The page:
Explanation: Tesla drops the radar; is the autopilot system safe?

REUTERS: Tesla Inc has removed radar sensors from its semi-autonomous driving system, Autopilot, raising concerns about the safety of the camera-only version, Tesla Vision.

Tesla aims to make the driver assistance system fully autonomous, and many in this young industry are skeptical of how a vision-only system works, claiming that such systems face challenges in the dark, l sunny glare and bad weather conditions.

Safety assessment groups have ditched their labels until they test the newly configured cars.

Yet Tesla chief executive Elon Musk has already surprised the industry – first and foremost by making the electric vehicle maker the world’s most valuable automaker.

Here are some questions and answers about Tesla’s bet on a camera-based system.


Tesla began shipping the Model 3 and Y models in May with a driver assistance system based on eight cameras mounted around the car and without radar. Cameras, like the eyes, send images to computer networks, like the brain, which recognize and analyze objects.

Over the years, Tesla’s perspective on the radar has changed.

In May 2016, a Tesla car crashed, killing the driver, when the autopilot failed to detect a white semi-truck driving through in front of it.

Later that year, Tesla announced a plan to give radar a primary role in navigation while describing a false alarm problem with some radar systems that needed to be corrected.

“The good thing about radar is that unlike lidar … it can see through rain, snow, fog and dust,” Musk tweeted in 2016. Tesla also said that radar “plays an essential role in detecting and responding to forward objects”. Tesla does not use a more expensive lidar sensor, which gives more precise information about the shape of an object than radar.

Tesla drivers have complained of “ghost braking” when their cars suddenly stop on freeways under an overpass or bridge.

Musk said the new camera-only system would likely be safer than radar because of less “noise” or confusing signals, industry news site Electrek reported.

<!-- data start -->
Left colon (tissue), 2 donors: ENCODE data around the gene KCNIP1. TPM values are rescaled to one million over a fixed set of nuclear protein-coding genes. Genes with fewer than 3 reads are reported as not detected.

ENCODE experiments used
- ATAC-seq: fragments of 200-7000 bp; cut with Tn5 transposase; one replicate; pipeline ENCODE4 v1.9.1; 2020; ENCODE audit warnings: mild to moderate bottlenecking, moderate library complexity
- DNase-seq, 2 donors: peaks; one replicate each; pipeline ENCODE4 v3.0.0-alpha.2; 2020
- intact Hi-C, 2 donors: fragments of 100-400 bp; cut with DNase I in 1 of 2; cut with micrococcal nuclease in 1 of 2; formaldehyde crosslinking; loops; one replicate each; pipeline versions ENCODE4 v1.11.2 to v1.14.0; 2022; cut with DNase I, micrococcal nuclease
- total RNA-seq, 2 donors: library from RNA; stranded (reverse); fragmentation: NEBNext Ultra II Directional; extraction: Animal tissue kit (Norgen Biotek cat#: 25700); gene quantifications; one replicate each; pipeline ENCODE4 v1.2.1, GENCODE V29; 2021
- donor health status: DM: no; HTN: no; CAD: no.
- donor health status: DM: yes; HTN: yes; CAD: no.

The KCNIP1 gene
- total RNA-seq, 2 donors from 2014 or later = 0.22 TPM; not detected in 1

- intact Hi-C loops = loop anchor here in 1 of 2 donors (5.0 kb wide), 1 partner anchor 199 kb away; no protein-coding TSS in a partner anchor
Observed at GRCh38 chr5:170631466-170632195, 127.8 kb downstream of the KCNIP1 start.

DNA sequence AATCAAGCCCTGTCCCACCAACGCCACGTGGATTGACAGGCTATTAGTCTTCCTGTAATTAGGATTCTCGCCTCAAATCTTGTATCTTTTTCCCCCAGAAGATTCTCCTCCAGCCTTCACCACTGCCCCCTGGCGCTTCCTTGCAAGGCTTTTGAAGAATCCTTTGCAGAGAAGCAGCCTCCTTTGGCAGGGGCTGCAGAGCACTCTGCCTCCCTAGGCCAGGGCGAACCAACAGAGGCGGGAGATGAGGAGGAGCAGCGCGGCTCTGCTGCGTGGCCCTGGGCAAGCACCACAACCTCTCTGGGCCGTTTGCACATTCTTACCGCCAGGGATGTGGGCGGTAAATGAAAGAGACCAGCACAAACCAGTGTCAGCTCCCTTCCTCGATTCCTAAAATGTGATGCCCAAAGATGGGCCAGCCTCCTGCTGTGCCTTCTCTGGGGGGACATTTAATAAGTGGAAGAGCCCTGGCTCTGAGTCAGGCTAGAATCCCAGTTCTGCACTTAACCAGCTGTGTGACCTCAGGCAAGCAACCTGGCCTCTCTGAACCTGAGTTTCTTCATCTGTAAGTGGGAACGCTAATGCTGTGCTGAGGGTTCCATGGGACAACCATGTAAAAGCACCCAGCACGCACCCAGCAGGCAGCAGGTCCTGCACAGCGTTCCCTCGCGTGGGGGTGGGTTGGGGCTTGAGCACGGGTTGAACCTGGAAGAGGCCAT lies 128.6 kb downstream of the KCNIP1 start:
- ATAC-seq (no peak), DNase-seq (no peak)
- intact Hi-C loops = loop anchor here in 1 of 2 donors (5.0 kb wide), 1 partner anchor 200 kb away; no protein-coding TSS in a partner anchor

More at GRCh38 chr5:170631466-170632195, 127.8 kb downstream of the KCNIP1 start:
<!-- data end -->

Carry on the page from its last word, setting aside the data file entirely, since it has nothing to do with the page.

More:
After the accident in May 2016, Tesla had similar crashes of cars crashing into semi-trucks and stationary police cars and fire trucks. The National Highway Traffic Safety Administration is currently investigating 24 accidents involving Tesla cars.


Most automakers and autonomous vehicle manufacturers such as Alphabet Inc’s Waymo use three types of sensors: cameras, radar, and lidar.

Radar systems, like cameras, are relatively inexpensive. They work in bad weather but lack the resolution to accurately determine the shape of objects. Lidar has a higher resolution, but is vulnerable to weather conditions.

“You have to use all the different types of sensors and then combine them,” said Raj Rajkumar, professor of electrical and computer engineering at Carnegie Mellon University, reflecting a common view of the industry.

Tesla’s camera-centric system is “much more difficult to design, but it is also much cheaper” than Waymo’s laser-based lidar approach, allowing the electric car maker to further develop and improve its technology, said Andrej Karpathy, director of artificial intelligence at Tesla. in a “Robot Brains” podcast in March.


There is a lot of debate on this issue.

The loss of the radar degrades the driver assistance features enough “to make them less usable or even unusable in adverse weather conditions”, Steven Shladover, research engineer at the University of Berkeley in California.

“It makes no sense technologically – just a way to reduce the cost of components,” he said.

Since radar is good at measuring distances accurately, its loss could affect emergency braking to avoid collisions with slowed-down vehicles, said Ram Machness, commercial director of advanced radar maker Arbe Robotics.

“If you let go of the radar without proving that vision alone also does this job, then you are compromising safety,” Telanon, developer of a driver assistance system, said on Twitter.

Tesla said some features of the driving assistant, including its ability to keep speed to the pace of the car in front, may be temporarily limited or inactive upon delivery. He said he would start restoring functionality through software updates in the coming weeks.

Musk told Electrek that the vision system has improved so much that it is better without radar.

Last week, NHTSA removed its advanced safety features label for new Model 3 and Y vehicles, and Consumer Reports dropped its “premier” label. The two intend to test the vision system only.


Tesla’s plan flies in the face of most of the autonomous driving industry, but it’s hard to say who is right. No company has yet to roll out a fully functional autonomous driving system on a large scale, and the industry as a whole is years behind initial projections.

(Reporting by Hyunjoo Jin in Berkeley, Calif .; Additional reporting by David Shepardson in Washington; Editing by Peter Henderson and Matthew Lewis)

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